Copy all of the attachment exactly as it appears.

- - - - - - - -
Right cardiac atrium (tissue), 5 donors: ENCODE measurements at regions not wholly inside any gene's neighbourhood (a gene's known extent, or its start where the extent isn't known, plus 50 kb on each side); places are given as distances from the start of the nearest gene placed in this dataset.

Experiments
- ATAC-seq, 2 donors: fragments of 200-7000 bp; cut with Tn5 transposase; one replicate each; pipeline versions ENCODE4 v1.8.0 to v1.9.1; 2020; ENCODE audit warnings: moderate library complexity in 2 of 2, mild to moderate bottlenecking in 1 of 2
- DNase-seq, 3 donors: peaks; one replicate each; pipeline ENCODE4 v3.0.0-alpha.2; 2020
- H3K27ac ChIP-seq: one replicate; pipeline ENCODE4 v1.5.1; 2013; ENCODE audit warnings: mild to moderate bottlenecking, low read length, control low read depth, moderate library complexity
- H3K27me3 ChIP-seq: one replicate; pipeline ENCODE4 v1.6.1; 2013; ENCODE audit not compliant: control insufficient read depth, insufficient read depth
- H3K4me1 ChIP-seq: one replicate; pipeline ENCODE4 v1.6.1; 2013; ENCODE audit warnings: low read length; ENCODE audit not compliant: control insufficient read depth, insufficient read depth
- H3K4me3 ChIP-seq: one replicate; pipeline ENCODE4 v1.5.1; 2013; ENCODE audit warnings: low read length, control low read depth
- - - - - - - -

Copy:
Right cardiac atrium (tissue), 5 donors: ENCODE measurements at regions not wholly inside any gene's neighbourhood (a gene's known extent, or its start where the extent isn't known, plus 50 kb on each side); places are given as distances from the start of the nearest gene placed in this dataset.

Experiments
- ATAC-seq, 2 donors: fragments of 200-7000 bp; cut with Tn5 transposase; one replicate each; pipeline versions ENCODE4 v1.8.0 to v1.9.1; 2020; ENCODE audit warnings: moderate library complexity in 2 of 2, mild to moderate bottlenecking in 1 of 2
- DNase-seq, 3 donors: peaks; one replicate each; pipeline ENCODE4 v3.0.0-alpha.2; 2020
- H3K27ac ChIP-seq: one replicate; pipeline ENCODE4 v1.5.1; 2013; ENCODE audit warnings: mild to moderate bottlenecking, low read length, control low read depth, moderate library complexity
- H3K27me3 ChIP-seq: one replicate; pipeline ENCODE4 v1.6.1; 2013; ENCODE audit not compliant: control insufficient read depth, insufficient read depth
- H3K4me1 ChIP-seq: one replicate; pipeline ENCODE4 v1.6.1; 2013; ENCODE audit warnings: low read length; ENCODE audit not compliant: control insufficient read depth, insufficient read depth
- H3K4me3 ChIP-seq: one replicate; pipeline ENCODE4 v1.5.1; 2013; ENCODE audit warnings: low read length, control low read depth